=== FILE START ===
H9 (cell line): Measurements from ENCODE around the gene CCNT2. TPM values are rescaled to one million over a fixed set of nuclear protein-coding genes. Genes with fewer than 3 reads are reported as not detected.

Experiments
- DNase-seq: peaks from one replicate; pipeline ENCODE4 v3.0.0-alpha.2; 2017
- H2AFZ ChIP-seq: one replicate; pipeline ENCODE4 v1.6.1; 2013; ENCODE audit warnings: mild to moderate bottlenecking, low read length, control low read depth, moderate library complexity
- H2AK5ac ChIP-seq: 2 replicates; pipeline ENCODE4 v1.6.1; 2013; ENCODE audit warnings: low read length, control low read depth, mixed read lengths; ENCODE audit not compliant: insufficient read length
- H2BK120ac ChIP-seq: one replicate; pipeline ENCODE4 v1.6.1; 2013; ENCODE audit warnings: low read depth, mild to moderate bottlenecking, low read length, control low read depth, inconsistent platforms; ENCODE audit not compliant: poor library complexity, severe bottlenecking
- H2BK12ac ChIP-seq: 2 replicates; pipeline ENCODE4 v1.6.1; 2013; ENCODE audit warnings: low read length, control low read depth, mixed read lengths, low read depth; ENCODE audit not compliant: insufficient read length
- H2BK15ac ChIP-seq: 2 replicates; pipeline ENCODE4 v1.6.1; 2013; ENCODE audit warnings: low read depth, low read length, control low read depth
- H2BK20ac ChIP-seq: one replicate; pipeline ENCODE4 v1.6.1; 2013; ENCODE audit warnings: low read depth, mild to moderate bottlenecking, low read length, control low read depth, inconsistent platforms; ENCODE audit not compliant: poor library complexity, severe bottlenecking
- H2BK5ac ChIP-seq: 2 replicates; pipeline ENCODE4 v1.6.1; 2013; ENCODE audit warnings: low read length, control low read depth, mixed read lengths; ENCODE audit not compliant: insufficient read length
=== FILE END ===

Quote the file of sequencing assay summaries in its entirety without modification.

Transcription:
H9 (cell line): Measurements from ENCODE around the gene CCNT2. TPM values are rescaled to one million over a fixed set of nuclear protein-coding genes. Genes with fewer than 3 reads are reported as not detected.

Experiments
- DNase-seq: peaks from one replicate; pipeline ENCODE4 v3.0.0-alpha.2; 2017
- H2AFZ ChIP-seq: one replicate; pipeline ENCODE4 v1.6.1; 2013; ENCODE audit warnings: mild to moderate bottlenecking, low read length, control low read depth, moderate library complexity
- H2AK5ac ChIP-seq: 2 replicates; pipeline ENCODE4 v1.6.1; 2013; ENCODE audit warnings: low read length, control low read depth, mixed read lengths; ENCODE audit not compliant: insufficient read length
- H2BK120ac ChIP-seq: one replicate; pipeline ENCODE4 v1.6.1; 2013; ENCODE audit warnings: low read depth, mild to moderate bottlenecking, low read length, control low read depth, inconsistent platforms; ENCODE audit not compliant: poor library complexity, severe bottlenecking
- H2BK12ac ChIP-seq: 2 replicates; pipeline ENCODE4 v1.6.1; 2013; ENCODE audit warnings: low read length, control low read depth, mixed read lengths, low read depth; ENCODE audit not compliant: insufficient read length
- H2BK15ac ChIP-seq: 2 replicates; pipeline ENCODE4 v1.6.1; 2013; ENCODE audit warnings: low read depth, low read length, control low read depth
- H2BK20ac ChIP-seq: one replicate; pipeline ENCODE4 v1.6.1; 2013; ENCODE audit warnings: low read depth, mild to moderate bottlenecking, low read length, control low read depth, inconsistent platforms; ENCODE audit not compliant: poor library complexity, severe bottlenecking
- H2BK5ac ChIP-seq: 2 replicates; pipeline ENCODE4 v1.6.1; 2013; ENCODE audit warnings: low read length, control low read depth, mixed read lengths; ENCODE audit not compliant: insufficient read length